The screenplay is by Nelson Gidding, who had the idea to turn it into a metaphor. It would actually be Eleanor's breakdown, which is in a hospital, but she creates the haunted house in her mind. Jackson thought that would be a fine idea, but she assured Giddings that the book had real ghosts in it, so they stayed. Insread Harris is slowly consumed by the house--it's the structure itself that is the supernatural entity, hungry for a soul.

There are some minor changes that I scratch my head about: Johnson's character was named Montagu in the book, but is Markway here. Eleanor's last name was changed from Vance to Lance. Tamblyn's character Luke is much more urbane in the book--Tamblyn plays him as a spoiled, unpleasant brat, while Luke is a bon vivant in the book. The biggest change is the character of Johnson's wife, played by Lois Maxwell (Miss Moneypenny, of course). In the book she is a fellow spiritual investigator, but here she is a confirmed skeptic (you wonder how the two ever got married).

The Haunting is a great example of how not showing the threat is better, which was a trick of Val Lewton's (in such movies as Cat People) all the way up to Jaws (when Spielberg, by necessity, didn't show the shark until halfway through the movie).  The result is one of the scariest movies I've ever seen. Fright and gore are two different things, and The Haunting is a fright, with no gore. They don't make them like this any more.

Friday, November 17, 2017

Dr. Seuss' How the Grinch Stole Christmas

I mentioned some six years ago that I thought that A Charlie Brown Christmas and Dr. Seuss' How the Grinch Stole Christmas were the best Christmas specials ever made and I stick to that. Today, looking for something to show my students on the day before Thanksgiving break (we get a whole week off, hallelujah!) I happily found that the uncut Grinch, without commercials, is available for free on Vimeo, so I saw it twice today.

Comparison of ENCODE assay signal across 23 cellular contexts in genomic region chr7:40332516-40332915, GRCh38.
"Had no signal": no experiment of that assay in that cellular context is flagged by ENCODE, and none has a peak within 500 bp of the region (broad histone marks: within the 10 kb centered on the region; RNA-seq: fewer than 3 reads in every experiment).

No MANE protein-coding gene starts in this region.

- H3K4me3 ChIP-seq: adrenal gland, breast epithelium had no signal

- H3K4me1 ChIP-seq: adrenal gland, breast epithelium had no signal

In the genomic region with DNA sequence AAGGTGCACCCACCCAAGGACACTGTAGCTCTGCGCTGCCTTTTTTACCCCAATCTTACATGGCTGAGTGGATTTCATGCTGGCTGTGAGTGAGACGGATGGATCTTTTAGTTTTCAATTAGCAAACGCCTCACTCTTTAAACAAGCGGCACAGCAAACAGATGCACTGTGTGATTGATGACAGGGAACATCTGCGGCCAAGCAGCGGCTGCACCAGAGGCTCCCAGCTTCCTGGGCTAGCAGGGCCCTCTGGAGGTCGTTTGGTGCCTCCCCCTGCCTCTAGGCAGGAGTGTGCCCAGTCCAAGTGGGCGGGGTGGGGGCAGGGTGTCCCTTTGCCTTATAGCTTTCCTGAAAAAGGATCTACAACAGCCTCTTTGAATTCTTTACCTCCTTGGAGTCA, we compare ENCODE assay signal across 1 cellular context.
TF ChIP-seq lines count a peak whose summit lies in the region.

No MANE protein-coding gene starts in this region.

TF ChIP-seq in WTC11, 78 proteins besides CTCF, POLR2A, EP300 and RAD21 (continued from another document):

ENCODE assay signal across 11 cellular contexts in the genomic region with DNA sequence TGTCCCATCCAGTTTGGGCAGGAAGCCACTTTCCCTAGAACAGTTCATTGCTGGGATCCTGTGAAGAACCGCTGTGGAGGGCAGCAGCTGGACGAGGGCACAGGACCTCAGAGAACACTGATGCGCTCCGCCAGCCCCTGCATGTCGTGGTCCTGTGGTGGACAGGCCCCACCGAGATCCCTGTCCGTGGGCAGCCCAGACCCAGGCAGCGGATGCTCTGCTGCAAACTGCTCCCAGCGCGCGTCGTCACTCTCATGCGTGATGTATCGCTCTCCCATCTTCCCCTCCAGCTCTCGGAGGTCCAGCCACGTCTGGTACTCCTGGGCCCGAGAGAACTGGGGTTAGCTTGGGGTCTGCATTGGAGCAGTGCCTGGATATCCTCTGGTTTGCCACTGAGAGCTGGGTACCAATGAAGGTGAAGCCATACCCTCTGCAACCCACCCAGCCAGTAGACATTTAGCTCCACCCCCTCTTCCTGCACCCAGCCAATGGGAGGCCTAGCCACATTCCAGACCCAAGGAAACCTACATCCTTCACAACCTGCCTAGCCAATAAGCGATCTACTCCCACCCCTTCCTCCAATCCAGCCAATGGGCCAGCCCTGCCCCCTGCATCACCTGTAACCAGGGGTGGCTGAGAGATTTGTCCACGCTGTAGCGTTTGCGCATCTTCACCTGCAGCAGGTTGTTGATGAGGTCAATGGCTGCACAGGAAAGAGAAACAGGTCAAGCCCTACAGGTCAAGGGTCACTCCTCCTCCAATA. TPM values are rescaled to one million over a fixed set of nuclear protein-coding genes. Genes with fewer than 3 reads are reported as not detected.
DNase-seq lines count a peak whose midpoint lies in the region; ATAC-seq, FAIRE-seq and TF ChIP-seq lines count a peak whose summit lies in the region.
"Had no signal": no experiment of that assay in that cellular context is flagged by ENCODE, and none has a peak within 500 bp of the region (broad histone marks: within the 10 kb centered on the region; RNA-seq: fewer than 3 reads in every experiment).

Like A Charlie Brown Christmas, which was produced the year before, the Grinch, debuting in 1966, was a testament to the anti-commercialization of Christmas. Dr. Seuss published the book in 1957, and I was interested to read that the Grinch may have been based on darker aspects of his personality. When the Grinch says he has been putting up with Christmas for 53 years, that's how old Seuss was when he wrote the book.

The story takes place in Whoville (which was also in Horton Hears a Who!) and Mount Crumpit, the jagged peak where the Grinch lives. He's a green humanoid feature with an extremely expressive face (the work here by director Chuck Jones is exquisite) who just flat out hates Christmas, mostly because of the noise, as it seems that most Who children receive some kind of musical instrument as presents.

So the Grinch and his unloved but loyal dog Max steal Christmas--they bundle up all the toys, decorations, food (even the last can of Who Hash), and other accoutrements of the holiday. The Grinch expects that he will hear wailing and moaning, but when he hears the holiday music just the same, he comes to an understanding that Christmas is not just gifts and trees and ornaments, but something more important.

Unlike Charlie Brown, the Grinch special never mentions Christ, but does represent the star as it rises from the singing Whos into the sky. A grumpy atheist such as myself, who still loves Christmas, sees this as perfectly fine, a message that states that Christmas is just a reminder that we should all love each other and that our lives are worth more than the latest gadget or video game that we find under the tree. In both viewings today, adding to the total of times I've seen it to at least twenty or more, I got a little lump in my throat at the end. I especially like when Cindy Lou Who gives Max, who still has a deer horn tied to his head, a slice of roast beast.

How the Grinch Stole Christmas has many pleasures and many mysteries. For one, I enjoy the glee in which the Grinch conducts his burglaries. He shoots ornaments like billiard balls, and operates a toy train as it disappears into one of his bags. He takes ice cubes, film out of a camera, and the log for the fire. Has their ever been a depiction of someone having so much fun committing a crime?

But then his transformation, when his heart grows two sizes and he is able to lift the sleigh over his head like Superman, is also brilliant. Poor Max, loyal to the end, tries to keep the sleigh from tipping over the mountaintop by grabbing hold of the Grinch's St. Nick jacket with his teeth.